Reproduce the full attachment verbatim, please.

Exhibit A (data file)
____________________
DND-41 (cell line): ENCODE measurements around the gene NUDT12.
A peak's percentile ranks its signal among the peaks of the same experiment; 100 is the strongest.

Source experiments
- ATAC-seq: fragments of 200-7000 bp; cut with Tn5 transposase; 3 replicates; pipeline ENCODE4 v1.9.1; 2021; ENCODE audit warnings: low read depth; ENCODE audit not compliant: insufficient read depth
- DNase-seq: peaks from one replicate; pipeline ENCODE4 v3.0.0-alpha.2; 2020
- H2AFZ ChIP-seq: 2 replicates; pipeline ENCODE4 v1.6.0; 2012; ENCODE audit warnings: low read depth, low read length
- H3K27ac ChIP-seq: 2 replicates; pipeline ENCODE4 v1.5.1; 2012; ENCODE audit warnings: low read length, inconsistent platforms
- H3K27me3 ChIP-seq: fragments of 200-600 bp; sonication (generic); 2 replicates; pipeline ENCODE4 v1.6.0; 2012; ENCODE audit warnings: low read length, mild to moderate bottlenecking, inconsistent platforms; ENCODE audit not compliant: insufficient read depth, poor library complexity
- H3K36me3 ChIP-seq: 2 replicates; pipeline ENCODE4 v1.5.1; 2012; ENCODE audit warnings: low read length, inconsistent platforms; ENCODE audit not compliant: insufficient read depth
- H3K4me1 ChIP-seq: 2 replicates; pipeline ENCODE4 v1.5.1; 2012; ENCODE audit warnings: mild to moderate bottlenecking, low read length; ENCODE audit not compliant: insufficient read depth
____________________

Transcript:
DND-41 (cell line): ENCODE measurements around the gene NUDT12.
A peak's percentile ranks its signal among the peaks of the same experiment; 100 is the strongest.

Source experiments
- ATAC-seq: fragments of 200-7000 bp; cut with Tn5 transposase; 3 replicates; pipeline ENCODE4 v1.9.1; 2021; ENCODE audit warnings: low read depth; ENCODE audit not compliant: insufficient read depth
- DNase-seq: peaks from one replicate; pipeline ENCODE4 v3.0.0-alpha.2; 2020
- H2AFZ ChIP-seq: 2 replicates; pipeline ENCODE4 v1.6.0; 2012; ENCODE audit warnings: low read depth, low read length
- H3K27ac ChIP-seq: 2 replicates; pipeline ENCODE4 v1.5.1; 2012; ENCODE audit warnings: low read length, inconsistent platforms
- H3K27me3 ChIP-seq: fragments of 200-600 bp; sonication (generic); 2 replicates; pipeline ENCODE4 v1.6.0; 2012; ENCODE audit warnings: low read length, mild to moderate bottlenecking, inconsistent platforms; ENCODE audit not compliant: insufficient read depth, poor library complexity
- H3K36me3 ChIP-seq: 2 replicates; pipeline ENCODE4 v1.5.1; 2012; ENCODE audit warnings: low read length, inconsistent platforms; ENCODE audit not compliant: insufficient read depth
- H3K4me1 ChIP-seq: 2 replicates; pipeline ENCODE4 v1.5.1; 2012; ENCODE audit warnings: mild to moderate bottlenecking, low read length; ENCODE audit not compliant: insufficient read depth